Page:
Technically, we don’t recognize Gaudete Sunday on our church calendar. As you can see, we have four blue candles in our Advent wreath here at Redeemer, in keeping with a recent liturgical movement meant to emphasize a “hopeful blue” rather than a “penitential purple”. Since we have “hopeful blue” all four weeks, we don’t switch to a “joyful pink” on the 3rd Sunday. I’ve been asked several times the last few weeks about why exactly we are blue when the Germans (and the Finns, and the Norwegians) are decorated in purple. I honestly don’t know who makes such decisions, but if I were to guess, I’d say it was an American. Americans, after all, seem to value positivity over almost anything else. We love to say things like, “If life gives you lemons, make lemonade!” In other words, make the best out of what you’ve been given. Be blue, not purple! Purple is just too…heavy.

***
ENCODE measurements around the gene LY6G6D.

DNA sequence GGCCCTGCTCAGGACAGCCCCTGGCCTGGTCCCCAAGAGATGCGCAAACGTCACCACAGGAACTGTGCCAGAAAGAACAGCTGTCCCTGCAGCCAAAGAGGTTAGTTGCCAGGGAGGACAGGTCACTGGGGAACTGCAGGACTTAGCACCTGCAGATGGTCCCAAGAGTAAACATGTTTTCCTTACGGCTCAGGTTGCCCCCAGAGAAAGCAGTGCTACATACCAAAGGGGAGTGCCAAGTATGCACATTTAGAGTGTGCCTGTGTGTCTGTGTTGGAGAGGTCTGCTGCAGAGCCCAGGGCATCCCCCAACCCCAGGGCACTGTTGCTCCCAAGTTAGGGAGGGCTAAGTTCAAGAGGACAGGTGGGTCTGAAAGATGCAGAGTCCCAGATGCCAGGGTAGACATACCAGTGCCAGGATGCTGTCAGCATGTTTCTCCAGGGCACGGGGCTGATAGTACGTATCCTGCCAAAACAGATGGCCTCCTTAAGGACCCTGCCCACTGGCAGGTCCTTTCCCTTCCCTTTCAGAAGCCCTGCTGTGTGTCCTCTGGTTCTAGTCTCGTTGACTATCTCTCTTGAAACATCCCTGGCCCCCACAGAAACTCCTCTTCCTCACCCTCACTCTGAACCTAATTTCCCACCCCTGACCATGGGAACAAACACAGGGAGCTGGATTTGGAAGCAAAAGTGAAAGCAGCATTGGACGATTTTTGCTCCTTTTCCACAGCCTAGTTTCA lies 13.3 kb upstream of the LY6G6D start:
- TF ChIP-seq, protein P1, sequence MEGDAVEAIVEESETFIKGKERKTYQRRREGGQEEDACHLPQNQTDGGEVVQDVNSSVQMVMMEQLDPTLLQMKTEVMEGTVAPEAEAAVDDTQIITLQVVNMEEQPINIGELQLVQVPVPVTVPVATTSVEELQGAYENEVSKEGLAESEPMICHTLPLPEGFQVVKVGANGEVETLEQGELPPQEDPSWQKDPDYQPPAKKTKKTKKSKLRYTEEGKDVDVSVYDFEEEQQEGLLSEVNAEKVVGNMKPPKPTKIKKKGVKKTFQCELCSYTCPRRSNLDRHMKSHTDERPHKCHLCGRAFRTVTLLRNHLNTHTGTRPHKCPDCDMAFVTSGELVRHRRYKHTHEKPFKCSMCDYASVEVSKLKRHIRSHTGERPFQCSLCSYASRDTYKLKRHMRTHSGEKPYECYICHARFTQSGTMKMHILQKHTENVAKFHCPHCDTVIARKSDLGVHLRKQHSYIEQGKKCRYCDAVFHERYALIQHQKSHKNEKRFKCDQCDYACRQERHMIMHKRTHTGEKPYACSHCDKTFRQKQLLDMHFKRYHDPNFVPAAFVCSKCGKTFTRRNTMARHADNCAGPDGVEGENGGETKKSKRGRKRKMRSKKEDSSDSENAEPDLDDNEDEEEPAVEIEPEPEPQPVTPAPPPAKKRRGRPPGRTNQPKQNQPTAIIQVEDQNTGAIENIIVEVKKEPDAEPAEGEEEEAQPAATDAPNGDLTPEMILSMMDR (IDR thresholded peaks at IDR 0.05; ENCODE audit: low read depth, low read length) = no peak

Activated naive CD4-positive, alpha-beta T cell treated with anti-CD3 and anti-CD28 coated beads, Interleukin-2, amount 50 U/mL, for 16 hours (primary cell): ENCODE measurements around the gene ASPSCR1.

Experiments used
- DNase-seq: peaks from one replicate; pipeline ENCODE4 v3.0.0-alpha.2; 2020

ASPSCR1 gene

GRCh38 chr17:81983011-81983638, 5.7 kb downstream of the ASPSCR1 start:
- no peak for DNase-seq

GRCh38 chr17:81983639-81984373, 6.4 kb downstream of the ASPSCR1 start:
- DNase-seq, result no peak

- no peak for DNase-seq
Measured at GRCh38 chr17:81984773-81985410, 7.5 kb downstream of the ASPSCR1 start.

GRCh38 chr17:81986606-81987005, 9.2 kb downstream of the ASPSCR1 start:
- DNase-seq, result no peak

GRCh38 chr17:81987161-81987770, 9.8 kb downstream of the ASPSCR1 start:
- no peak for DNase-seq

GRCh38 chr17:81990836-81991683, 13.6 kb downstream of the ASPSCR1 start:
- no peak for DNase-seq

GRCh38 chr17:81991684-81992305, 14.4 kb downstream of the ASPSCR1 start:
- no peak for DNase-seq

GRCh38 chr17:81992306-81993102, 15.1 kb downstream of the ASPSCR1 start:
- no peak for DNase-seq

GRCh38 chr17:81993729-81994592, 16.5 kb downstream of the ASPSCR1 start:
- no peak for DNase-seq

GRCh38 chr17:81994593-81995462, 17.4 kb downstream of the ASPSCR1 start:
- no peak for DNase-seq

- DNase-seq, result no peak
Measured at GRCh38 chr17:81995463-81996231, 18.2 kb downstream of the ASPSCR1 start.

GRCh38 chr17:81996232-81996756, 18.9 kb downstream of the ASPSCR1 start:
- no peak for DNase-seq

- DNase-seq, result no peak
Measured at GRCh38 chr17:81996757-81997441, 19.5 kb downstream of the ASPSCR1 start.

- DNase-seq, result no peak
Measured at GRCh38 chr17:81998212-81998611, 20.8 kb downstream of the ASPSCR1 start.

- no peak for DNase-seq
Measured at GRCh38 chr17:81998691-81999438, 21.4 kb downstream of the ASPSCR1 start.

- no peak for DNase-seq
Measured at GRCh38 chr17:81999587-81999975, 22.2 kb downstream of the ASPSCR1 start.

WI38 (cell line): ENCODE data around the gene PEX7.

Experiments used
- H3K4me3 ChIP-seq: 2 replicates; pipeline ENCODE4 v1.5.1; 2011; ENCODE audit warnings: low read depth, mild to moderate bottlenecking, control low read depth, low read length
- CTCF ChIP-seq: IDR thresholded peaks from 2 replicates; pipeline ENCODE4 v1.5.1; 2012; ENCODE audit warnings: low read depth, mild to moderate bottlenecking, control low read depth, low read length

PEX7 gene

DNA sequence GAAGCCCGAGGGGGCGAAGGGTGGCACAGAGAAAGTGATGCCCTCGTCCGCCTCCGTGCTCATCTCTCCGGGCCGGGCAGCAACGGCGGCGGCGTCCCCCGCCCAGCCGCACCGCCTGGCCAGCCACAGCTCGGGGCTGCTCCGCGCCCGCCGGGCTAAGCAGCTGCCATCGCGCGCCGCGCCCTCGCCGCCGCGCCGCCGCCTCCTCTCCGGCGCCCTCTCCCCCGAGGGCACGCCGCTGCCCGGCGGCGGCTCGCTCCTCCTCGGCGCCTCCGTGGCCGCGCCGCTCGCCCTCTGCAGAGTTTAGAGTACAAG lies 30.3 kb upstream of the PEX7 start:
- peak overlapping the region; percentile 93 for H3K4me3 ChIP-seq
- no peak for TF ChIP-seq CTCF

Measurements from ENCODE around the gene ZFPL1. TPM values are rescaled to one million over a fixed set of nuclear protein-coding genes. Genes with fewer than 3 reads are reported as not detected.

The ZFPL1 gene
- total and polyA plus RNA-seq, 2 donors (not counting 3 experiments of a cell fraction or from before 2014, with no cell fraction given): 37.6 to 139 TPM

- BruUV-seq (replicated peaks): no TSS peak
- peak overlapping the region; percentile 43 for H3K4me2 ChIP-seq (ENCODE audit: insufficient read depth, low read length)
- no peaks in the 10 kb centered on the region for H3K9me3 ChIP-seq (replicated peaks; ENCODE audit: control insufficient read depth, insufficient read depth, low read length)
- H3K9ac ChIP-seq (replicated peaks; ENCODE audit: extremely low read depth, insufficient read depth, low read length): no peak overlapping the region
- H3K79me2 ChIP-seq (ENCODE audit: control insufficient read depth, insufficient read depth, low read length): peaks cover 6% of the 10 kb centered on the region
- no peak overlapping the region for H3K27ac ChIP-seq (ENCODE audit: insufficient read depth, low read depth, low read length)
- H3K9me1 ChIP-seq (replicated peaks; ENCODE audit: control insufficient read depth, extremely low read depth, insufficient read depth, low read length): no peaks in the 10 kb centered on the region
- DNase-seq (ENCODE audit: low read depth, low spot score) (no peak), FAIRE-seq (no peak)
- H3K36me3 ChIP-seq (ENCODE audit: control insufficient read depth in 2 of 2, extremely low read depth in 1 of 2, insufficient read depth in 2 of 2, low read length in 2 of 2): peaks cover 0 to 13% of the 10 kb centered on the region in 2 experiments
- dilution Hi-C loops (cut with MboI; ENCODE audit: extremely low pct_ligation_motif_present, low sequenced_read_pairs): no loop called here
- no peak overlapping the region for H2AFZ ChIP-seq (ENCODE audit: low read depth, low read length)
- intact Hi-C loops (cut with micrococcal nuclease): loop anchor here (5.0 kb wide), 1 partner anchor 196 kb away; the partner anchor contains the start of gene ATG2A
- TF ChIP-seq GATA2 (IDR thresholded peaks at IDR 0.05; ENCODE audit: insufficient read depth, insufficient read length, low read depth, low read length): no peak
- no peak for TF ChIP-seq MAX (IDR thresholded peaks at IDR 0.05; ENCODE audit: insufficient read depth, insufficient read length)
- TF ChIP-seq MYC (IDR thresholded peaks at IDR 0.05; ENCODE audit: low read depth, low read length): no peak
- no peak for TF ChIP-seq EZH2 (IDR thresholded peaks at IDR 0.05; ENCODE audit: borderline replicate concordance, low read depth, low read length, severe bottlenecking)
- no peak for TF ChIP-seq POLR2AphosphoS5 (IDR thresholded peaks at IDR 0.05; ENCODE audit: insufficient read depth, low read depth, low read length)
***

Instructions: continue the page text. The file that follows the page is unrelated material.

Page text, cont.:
I asked some of my Palestinian co-workers here in the church if there is a comparable “lemons and lemonade” phrase in Arabic. They thought and thought. They even conferred with friends. Finally, it was determined that there really isn’t anything similar in Arabic. “But,” said my coworker Yacoub, “what we do often say is that God is always giving nuts to the man with no teeth.”

Not quite the same! But this is perhaps more honest than some cheerful nonsense about lemonade that no one wants to hear. Sometimes, it does feel like God is always giving nuts to the people with no teeth. Sometimes, it feels like we can’t catch a break, or that nothing will ever change. And while we want to believe that the arc of the moral universe may be long but is bending towards justice, the reality of what we see around us can make such sentiments seem, well….sentimental.